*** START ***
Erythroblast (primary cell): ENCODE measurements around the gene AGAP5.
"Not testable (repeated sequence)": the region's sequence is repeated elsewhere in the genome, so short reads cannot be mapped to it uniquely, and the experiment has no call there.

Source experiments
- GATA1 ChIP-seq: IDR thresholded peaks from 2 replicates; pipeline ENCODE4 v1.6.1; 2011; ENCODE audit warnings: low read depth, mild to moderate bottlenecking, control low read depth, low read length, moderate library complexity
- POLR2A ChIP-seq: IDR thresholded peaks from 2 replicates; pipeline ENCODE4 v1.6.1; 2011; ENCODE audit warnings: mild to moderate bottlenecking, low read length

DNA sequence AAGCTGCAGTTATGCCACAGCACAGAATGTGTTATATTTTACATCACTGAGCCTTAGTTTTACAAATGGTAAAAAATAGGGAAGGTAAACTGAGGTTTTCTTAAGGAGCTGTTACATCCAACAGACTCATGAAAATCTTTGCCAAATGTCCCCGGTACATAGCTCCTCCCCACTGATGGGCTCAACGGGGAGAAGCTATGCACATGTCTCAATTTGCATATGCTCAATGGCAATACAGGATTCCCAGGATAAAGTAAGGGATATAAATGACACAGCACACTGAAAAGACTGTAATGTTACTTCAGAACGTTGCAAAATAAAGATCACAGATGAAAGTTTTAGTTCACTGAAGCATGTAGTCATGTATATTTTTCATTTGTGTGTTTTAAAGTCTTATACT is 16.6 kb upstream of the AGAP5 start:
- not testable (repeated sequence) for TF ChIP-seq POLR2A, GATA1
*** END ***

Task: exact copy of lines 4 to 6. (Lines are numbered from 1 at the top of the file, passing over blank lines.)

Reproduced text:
- GATA1 ChIP-seq: IDR thresholded peaks from 2 replicates; pipeline ENCODE4 v1.6.1; 2011; ENCODE audit warnings: low read depth, mild to moderate bottlenecking, control low read depth, low read length, moderate library complexity
- POLR2A ChIP-seq: IDR thresholded peaks from 2 replicates; pipeline ENCODE4 v1.6.1; 2011; ENCODE audit warnings: mild to moderate bottlenecking, low read length

DNA sequence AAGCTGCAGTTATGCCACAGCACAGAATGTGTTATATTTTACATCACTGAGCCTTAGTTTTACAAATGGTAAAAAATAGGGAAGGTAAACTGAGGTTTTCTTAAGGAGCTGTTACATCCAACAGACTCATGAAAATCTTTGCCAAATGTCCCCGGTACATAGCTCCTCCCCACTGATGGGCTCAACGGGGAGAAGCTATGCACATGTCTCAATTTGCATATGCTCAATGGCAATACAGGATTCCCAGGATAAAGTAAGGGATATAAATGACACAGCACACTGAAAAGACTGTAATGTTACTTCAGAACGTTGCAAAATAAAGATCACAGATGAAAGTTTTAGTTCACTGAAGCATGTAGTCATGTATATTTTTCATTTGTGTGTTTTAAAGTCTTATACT is 16.6 kb upstream of the AGAP5 start: